I actually agree with you that penile pumps for enlargement are potentially dangerous.  Just review this forum and you'll see many questions about recovery from damage after using such systems.

The response I gave you was correct regarding EVD systems but did not refer to the penis enlarging device you had used.

The issue of foreskin sensitivity is somewhat controversial, but I stand by my original statements.  Since the foreskin has no internal cavernous vascular material like the corpora, it's just two layers of skin, and even if the skin surface is sensitive, there is no vascular space to become as engorged as in the erection bodies.  Therefore, the foreskin is less likely to be damaged from the various pumps, stretchers and vacuum devices avialable.  As far as the recovery from penile nerve damage, there also I agree with you.

---------- FOLLOW-UP ----------

QUESTION: Hi Doctor,

I apologize for the misunderstanding on my behalf, and also for coming
across as rude.

I think this is an unusual problem which unsurprisingly many people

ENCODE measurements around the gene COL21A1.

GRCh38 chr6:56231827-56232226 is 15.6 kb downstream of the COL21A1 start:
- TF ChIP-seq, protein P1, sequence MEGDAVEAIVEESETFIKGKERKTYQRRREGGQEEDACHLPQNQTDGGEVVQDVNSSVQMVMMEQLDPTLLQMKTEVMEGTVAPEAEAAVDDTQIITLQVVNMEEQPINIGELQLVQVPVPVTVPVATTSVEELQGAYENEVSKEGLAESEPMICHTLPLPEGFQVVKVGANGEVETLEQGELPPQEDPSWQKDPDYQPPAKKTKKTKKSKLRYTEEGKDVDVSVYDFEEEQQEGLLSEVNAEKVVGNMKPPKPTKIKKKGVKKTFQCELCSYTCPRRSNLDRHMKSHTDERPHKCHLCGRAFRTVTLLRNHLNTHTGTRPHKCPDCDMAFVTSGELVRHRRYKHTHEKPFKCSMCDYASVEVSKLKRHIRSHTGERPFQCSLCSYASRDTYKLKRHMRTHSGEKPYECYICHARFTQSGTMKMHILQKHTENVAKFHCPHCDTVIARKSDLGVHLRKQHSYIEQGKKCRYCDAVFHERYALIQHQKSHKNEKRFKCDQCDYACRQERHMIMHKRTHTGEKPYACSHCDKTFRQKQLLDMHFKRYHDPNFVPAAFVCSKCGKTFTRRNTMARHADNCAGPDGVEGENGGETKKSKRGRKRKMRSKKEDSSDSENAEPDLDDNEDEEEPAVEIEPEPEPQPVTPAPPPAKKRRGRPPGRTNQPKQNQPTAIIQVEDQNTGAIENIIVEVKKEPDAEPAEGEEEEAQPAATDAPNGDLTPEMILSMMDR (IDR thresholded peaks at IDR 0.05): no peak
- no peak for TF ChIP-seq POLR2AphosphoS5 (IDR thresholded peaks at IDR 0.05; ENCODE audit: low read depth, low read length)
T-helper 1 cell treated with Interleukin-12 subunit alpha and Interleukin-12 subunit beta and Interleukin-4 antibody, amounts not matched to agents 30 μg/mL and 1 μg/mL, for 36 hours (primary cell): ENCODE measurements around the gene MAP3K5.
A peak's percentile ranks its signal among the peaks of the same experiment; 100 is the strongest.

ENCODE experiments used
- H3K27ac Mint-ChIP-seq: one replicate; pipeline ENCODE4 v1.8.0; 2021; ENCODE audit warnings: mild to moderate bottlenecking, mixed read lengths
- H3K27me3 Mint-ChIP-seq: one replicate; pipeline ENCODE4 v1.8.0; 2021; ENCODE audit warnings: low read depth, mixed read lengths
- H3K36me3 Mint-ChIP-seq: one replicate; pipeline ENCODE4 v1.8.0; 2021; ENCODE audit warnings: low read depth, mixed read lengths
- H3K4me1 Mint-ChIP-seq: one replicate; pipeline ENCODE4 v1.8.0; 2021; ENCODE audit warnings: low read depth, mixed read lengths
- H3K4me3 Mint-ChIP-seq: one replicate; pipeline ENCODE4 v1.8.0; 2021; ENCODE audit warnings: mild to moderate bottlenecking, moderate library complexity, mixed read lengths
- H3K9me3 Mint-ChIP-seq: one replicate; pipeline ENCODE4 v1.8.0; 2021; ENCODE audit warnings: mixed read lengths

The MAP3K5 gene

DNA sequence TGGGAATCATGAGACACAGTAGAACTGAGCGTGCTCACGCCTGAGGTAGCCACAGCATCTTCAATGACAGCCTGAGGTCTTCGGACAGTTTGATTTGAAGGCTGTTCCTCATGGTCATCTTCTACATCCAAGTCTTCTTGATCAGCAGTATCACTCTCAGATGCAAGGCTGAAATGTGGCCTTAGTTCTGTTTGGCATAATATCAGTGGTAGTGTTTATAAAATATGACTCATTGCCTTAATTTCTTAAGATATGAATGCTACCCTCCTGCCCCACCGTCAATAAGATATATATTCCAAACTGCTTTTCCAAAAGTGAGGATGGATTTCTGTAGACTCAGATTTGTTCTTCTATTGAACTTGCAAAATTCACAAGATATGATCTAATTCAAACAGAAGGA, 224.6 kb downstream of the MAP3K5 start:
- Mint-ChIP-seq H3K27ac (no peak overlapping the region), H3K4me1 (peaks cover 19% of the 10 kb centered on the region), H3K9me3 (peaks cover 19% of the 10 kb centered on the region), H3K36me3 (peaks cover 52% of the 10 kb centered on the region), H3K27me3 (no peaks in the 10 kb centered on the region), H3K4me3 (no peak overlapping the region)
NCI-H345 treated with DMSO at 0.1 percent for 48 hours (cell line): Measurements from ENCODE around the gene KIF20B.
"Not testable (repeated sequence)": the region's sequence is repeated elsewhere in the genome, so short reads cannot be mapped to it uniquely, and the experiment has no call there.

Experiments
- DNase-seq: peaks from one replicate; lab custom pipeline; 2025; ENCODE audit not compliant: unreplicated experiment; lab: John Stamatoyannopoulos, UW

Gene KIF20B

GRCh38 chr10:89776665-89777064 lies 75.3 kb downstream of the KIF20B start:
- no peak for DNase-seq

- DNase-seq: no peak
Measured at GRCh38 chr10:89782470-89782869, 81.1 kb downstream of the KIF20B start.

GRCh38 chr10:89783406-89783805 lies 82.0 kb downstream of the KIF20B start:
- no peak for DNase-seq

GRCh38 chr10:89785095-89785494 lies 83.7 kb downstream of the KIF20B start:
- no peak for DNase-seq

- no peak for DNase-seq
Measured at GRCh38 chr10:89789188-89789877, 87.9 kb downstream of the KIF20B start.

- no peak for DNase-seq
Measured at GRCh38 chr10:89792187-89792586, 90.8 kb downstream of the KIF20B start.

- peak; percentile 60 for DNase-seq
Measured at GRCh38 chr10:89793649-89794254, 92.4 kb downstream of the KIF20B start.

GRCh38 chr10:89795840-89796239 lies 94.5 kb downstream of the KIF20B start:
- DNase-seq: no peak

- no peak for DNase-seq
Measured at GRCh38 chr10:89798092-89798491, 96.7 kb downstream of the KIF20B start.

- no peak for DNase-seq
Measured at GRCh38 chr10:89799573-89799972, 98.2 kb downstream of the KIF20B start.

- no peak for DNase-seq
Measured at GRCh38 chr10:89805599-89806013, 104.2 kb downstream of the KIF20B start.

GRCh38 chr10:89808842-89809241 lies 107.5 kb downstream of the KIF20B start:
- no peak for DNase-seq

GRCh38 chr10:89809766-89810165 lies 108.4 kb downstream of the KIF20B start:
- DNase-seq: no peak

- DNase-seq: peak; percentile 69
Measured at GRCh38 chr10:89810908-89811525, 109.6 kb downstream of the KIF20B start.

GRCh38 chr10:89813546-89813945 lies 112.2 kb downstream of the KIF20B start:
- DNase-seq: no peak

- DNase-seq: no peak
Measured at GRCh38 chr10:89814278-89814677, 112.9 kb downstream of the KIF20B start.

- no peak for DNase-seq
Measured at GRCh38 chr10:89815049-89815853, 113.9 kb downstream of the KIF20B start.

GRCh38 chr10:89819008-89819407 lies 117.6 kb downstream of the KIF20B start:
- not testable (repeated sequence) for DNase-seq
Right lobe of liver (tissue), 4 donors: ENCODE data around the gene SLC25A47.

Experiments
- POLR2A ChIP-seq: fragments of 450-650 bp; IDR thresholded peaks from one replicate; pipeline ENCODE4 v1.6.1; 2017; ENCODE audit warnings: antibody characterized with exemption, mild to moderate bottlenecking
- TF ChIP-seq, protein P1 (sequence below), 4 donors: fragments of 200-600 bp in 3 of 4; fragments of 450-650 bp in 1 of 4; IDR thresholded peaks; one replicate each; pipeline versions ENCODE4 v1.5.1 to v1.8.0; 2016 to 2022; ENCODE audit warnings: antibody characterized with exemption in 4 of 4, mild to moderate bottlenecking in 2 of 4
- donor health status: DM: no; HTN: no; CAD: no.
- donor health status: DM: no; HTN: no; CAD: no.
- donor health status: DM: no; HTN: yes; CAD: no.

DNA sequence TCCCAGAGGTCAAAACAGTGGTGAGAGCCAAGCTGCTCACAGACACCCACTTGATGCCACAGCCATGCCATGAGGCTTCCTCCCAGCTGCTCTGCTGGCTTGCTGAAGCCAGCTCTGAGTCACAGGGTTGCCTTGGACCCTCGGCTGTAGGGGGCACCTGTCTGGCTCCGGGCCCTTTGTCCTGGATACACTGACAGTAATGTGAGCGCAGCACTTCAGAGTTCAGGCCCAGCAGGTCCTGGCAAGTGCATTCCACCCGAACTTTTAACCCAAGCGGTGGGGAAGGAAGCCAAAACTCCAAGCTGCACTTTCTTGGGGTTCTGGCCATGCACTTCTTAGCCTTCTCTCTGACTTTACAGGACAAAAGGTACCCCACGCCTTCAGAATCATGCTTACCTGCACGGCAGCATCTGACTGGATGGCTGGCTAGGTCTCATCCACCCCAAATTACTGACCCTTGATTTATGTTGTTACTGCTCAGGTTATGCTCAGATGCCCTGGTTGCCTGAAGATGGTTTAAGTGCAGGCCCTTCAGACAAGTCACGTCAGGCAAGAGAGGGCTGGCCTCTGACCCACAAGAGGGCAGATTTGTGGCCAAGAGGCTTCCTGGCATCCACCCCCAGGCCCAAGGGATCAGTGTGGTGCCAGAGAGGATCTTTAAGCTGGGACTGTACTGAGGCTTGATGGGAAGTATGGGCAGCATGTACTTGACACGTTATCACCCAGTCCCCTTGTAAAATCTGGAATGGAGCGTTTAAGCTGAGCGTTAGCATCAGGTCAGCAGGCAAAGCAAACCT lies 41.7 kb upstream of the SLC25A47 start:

,even experts in urology/neurology have not had specific experience of.

Sexual dysfunction still seems to be a taboo in the medical community.
And many doctors are in the dark when it comes to specific sexual problems. Where there is an overlap of disciplines such as neurology and Urology, things get very binary, and the respective experts only seem to be able to comment on their own field. (eg a neurologist knows a lot  about nerve problems in general, but not of that in the penis) , and conversely a urologist can tell me I've damaged my penis, but is not an expert in  nerves.
 

Thank you for taking the time to respond. I've found the last paragraph of your response very helpful.
In the politest sense I'd like to add that the foreskin contains a continuation of the dorsal penile nerve, within which it branches out
into fine touch receptors and nerve endings which are specialised to detect stretch and fine touch, this is part of the argument against circumcision, a lot of sensitivity is lost.
Regenerative medicine is currently attempting to regrow this structure for men who have been circumcised.

Thank you for your time and advice.

Answer
Michael:

That is also part of the problem since it's not possible to do a reliable before and after circumcision test.

Let me pose the problem to you this way.